Mar 14, 2018

Axios Generate

By Ben Geman
Ben GemanAmy Harder

Good morning!

The Pretenders were inducted into the Rock & Roll Hall of Fame on this date 13 years ago, so they've got today's intro tune...

Rexit 1: Modeling the climate effects
Giphy

Let's explore how the firing Secretary of State Rex Tillerson yesterday might affect U.S. climate policy, especially as the secretary-in-waiting, Mike Pompeo, has openly questioned the dominant scientific view on human-induced global warming.

The big picture: The rapid-fire departure of White House aides George David Banks, Gary Cohn, and now Tillerson means the disappearance of the more moderate voices — by Trump administration standards — on climate policy from the president's orbit.

Flashback: Banks, Cohn and Tillerson were all on the losing end of the fight to keep President Trump from saying he would withdraw from the Paris accord.

But, but, but: It's also true that the U.S. has not gone further by formally abandoning the underlying UN Framework Convention on Climate Change, and has continued participating in talks around topics like the Paris deal's transparency provisions.

“Tillerson was not going to go out on a limb on climate, but the existing climate and environment career staff... were pretty secure and have had a role to play in Tillerson's State Department."
— Atlantic Council climate expert David Livingston

One view: "The downside scenario is Pompeo looks for an opportunity to signal a clean break with Tillersons’ tenure at the helm of the State Department,” Livingston said, noting effects on climate policy but also other environmental work.

Another view: Some observers say that Pompeo might simply lack the bandwidth to pare back climate efforts much beyond the watering down what has already occurred.

"Given the other issues on the plate of the State Department (North Korea, Iraq, etc.) and the need to hire key, unfilled positions, it's unclear that Director Pompeo would prioritize a major shift in the policy direction on climate."
— Kalee Kreider, a former adviser to VP Al Gore, tells Axios

The intrigue: A lot could depend on who Pompeo seeks to install in key State roles. E&E News points out that the White House has not put forward a nominee to serve as assistant secretary of state for Oceans and International, Environmental and Scientific Affairs.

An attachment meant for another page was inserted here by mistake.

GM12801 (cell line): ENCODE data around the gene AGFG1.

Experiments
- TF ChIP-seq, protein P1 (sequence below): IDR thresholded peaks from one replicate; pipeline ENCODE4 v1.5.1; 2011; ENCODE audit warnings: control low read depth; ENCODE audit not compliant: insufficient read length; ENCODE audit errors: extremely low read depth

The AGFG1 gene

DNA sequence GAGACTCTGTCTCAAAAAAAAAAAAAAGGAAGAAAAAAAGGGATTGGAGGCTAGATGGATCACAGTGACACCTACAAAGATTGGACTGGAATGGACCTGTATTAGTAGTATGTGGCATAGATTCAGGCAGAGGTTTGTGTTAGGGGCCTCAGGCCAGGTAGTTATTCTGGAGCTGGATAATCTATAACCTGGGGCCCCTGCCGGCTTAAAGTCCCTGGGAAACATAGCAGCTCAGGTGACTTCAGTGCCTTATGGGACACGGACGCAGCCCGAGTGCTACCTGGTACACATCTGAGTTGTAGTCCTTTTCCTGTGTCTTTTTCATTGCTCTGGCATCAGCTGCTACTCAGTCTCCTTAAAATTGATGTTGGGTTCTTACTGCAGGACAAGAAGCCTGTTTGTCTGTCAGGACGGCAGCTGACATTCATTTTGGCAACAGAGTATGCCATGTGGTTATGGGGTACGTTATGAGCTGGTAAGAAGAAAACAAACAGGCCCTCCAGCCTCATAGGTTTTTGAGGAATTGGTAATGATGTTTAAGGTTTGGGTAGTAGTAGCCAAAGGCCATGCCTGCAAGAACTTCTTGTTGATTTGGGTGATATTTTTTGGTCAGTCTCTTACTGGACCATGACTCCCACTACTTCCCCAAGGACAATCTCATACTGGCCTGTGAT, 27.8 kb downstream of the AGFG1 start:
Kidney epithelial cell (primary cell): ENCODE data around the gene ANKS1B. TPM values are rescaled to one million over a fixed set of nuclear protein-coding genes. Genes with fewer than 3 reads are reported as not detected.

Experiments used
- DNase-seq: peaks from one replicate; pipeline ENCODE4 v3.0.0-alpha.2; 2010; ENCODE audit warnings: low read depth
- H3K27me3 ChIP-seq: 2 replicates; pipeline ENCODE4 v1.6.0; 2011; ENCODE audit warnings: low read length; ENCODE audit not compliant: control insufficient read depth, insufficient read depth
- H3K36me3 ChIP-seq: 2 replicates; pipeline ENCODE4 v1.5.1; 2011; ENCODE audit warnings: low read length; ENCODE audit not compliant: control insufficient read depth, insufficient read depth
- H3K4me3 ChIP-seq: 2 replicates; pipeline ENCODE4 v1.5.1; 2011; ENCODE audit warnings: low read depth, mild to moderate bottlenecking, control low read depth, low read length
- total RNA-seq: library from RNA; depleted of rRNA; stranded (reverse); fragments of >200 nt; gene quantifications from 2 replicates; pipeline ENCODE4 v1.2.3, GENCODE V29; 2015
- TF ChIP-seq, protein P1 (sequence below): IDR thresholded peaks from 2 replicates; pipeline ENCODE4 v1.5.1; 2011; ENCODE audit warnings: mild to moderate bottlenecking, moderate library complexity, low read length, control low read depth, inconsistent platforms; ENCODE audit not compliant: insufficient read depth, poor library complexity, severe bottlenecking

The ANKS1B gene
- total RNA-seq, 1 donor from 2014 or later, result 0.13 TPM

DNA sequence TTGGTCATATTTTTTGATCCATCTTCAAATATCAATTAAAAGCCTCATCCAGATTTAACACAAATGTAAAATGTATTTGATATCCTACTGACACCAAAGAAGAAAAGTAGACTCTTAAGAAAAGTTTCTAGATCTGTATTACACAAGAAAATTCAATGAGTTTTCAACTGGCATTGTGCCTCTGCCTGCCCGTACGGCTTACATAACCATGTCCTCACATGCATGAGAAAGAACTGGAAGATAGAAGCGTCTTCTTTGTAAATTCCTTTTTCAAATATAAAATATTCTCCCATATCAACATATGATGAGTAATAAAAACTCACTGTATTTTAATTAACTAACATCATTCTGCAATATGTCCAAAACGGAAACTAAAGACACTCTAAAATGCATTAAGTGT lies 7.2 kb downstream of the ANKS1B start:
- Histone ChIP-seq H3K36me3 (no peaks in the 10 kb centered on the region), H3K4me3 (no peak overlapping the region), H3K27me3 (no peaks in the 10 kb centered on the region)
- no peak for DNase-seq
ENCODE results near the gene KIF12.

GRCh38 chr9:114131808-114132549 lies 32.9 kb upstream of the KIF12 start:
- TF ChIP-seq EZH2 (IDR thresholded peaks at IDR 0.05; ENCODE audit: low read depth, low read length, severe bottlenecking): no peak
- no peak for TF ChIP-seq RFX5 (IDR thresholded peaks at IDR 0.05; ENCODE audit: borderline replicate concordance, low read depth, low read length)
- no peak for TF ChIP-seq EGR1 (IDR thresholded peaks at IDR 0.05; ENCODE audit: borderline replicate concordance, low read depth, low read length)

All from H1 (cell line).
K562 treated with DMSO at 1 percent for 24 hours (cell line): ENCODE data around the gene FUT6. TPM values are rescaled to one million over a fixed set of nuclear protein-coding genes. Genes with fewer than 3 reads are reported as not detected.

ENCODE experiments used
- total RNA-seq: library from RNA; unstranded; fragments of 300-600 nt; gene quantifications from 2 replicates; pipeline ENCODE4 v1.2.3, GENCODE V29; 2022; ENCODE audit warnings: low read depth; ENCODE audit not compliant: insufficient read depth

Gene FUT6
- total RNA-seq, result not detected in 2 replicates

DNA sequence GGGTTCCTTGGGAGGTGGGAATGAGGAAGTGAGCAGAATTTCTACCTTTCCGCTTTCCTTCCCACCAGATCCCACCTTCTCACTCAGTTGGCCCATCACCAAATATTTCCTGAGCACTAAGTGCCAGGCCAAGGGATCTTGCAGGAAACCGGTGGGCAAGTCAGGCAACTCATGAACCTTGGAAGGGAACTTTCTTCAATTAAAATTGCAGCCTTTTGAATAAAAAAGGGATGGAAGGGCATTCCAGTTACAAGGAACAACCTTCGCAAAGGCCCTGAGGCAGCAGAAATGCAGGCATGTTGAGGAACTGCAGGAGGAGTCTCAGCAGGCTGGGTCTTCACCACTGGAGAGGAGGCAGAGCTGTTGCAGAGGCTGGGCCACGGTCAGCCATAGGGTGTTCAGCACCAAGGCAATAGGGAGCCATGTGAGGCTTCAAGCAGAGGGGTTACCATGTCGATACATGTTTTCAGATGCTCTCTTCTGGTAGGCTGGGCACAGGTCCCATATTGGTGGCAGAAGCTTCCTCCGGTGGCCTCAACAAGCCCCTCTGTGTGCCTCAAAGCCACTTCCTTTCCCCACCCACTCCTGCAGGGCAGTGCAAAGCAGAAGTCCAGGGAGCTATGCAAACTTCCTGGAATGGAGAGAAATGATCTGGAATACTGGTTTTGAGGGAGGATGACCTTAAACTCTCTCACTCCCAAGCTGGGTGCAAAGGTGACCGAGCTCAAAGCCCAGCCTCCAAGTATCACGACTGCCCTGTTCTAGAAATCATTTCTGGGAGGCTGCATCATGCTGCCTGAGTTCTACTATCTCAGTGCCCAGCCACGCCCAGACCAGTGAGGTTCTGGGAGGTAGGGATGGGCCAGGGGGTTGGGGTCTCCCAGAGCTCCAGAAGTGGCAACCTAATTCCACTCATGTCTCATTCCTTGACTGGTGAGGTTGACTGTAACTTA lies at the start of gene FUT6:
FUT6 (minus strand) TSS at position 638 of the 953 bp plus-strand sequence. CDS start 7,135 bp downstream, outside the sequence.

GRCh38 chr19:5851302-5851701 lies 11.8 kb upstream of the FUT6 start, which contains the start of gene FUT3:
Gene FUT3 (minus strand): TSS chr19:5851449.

Go deeper: Read the full story here.

Rexit 2: Geopolitics of Iran and Venezuela
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Reproduced from EIA; Chart: Axios Visuals

A number of analysts quickly predicted that Tillerson's ouster and Mike Pompeo's ascendance will ensure a more aggressive U.S. posture against two major oil producers: Iran and Venezuela.

Why it matters: Beyond the security and humanitarian considerations, potential new sanctions could also alter oil markets.

“Pompeo’s selection augurs a period of higher risk and volatility in energy markets. Pompeo supports a more unilateral and confrontational approach toward Venezuela, Iran, and North Korea."
— David Goldwyn, a top State energy official early in Hillary Clinton’s tenure, tells Axios
Iran

The Iran nuclear deal is hanging by a thread: In the near term, Trump is facing a May decision about whether to again waive sanctions against Iran's oil sector, and has signaled he won't sign another waiver absent changes to the nuclear agreement.

Yes, but: Winning those changes is an uphill climb. Joseph McMonigle of Hedgeye Risk Management said in a note that it's unlikely Congress or EU will take meaningful action to modify the agreement and believes Trump's decision to replace Tillerson "surely signals the end" of the deal.

The fallout: Several sources indicated this would have significant impact, with McMonigle noting that the reimposition of U.S. sanctions would "inject significant geopolitical instability in oil markets."

Venezuela

The country is another place to watch as plunging oil production has fueled an economic and humanitarian crisis.

Check out the chart above that shows how the country's oil production plummeted in the last two years. As EIA notes here, by January of this year it was already another 300,000-plus barrels-per-day lower than in 2017.

Rexit's potential impact on Venezuela: